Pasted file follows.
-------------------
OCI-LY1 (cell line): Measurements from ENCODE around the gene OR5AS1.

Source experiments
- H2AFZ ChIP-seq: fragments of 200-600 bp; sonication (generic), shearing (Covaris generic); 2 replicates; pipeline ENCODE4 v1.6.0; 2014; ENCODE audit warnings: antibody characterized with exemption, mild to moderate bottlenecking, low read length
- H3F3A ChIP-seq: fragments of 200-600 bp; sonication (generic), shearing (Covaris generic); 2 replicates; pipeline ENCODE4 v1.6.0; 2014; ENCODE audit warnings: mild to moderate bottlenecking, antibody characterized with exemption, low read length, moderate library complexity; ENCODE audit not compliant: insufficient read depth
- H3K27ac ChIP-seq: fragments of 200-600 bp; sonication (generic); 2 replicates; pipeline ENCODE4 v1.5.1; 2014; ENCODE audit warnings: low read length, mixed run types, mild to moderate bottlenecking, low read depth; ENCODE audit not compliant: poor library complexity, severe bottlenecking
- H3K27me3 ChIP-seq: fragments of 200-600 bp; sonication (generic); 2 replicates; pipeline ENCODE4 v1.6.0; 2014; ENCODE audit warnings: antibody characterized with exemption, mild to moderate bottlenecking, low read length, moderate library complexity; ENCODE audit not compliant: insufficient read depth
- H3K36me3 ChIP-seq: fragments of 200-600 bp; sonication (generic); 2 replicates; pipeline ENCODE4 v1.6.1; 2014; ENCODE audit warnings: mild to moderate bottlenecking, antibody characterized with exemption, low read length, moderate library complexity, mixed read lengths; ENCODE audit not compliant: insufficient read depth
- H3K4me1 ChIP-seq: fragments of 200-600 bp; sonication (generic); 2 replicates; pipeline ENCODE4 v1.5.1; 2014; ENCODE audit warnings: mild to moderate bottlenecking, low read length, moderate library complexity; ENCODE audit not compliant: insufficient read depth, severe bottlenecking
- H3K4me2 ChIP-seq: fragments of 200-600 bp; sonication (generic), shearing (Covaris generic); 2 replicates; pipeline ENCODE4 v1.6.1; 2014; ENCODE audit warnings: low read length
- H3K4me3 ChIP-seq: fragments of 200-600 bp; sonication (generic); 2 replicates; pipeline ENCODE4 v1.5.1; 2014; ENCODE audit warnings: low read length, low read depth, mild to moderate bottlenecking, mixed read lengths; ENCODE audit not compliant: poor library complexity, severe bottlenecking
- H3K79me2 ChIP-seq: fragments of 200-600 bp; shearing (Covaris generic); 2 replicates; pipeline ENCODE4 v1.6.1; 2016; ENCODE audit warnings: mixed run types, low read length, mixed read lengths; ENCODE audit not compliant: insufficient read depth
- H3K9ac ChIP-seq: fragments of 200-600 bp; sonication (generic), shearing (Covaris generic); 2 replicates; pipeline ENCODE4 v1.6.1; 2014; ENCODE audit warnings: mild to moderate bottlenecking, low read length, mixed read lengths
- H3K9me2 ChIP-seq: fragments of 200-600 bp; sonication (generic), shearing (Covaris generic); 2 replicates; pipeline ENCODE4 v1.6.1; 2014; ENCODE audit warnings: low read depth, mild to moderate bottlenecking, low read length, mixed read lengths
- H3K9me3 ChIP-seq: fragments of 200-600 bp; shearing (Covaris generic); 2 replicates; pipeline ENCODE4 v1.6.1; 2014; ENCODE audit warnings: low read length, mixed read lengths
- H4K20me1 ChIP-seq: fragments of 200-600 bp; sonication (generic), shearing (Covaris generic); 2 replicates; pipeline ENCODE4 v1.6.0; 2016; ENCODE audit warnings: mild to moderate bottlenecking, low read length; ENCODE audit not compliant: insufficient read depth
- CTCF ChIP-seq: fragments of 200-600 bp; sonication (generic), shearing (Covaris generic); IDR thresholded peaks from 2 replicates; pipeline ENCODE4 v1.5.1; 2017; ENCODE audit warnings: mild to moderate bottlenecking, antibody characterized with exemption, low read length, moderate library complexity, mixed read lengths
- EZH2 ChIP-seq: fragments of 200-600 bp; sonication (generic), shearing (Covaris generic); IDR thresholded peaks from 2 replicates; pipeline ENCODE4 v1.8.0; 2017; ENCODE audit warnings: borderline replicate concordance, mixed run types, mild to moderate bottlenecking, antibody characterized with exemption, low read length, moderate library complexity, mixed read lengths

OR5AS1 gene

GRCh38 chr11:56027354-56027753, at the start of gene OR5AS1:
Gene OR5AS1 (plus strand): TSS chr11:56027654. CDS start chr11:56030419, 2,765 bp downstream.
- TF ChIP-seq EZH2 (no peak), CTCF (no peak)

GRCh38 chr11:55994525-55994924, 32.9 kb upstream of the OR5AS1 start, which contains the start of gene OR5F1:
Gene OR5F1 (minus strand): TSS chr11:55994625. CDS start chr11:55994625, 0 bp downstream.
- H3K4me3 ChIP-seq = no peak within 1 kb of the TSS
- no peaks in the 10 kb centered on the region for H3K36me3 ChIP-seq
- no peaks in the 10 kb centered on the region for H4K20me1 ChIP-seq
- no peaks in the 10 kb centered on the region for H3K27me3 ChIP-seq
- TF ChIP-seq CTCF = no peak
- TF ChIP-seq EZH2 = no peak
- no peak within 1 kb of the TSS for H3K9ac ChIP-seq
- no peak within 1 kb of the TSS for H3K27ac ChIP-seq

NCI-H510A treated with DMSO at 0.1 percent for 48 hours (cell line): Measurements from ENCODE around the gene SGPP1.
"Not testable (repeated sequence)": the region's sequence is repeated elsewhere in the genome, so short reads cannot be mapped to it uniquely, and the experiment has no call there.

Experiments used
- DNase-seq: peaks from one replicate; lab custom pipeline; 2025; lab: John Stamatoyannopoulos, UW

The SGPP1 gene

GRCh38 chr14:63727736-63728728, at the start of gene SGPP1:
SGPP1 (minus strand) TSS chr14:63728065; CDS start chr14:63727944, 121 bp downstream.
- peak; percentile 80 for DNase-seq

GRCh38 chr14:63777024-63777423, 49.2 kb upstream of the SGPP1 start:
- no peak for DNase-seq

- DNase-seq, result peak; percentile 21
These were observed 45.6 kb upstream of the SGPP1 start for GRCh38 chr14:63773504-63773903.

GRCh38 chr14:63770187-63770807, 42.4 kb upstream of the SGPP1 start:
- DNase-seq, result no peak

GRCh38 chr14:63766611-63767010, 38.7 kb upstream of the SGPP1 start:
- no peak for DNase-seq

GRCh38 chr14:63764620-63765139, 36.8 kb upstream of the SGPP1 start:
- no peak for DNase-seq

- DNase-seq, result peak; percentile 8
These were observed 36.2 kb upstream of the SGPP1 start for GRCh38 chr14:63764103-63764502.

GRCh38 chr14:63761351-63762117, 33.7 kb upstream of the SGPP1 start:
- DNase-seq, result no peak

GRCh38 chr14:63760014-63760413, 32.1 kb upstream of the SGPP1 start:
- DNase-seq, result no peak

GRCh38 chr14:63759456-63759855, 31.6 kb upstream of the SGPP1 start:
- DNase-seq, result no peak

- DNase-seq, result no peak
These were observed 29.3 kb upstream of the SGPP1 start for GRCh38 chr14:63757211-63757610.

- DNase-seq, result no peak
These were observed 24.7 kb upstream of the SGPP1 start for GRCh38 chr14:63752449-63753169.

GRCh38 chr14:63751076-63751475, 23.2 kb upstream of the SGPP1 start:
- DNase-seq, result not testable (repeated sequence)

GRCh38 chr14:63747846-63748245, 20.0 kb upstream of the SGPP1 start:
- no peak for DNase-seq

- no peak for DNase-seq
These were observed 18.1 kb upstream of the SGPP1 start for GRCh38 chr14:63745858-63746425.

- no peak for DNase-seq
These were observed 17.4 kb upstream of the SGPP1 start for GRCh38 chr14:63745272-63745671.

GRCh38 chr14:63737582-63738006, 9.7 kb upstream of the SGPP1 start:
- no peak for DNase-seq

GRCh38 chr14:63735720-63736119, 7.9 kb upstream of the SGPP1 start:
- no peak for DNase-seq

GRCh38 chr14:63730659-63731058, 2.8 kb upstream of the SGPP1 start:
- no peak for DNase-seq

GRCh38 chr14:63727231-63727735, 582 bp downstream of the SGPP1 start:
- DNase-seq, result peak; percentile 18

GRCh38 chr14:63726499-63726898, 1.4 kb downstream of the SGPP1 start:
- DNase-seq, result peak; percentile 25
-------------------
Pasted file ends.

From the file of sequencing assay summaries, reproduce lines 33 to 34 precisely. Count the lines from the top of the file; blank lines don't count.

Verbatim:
"Not testable (repeated sequence)": the region's sequence is repeated elsewhere in the genome, so short reads cannot be mapped to it uniquely, and the experiment has no call there.

Experiments used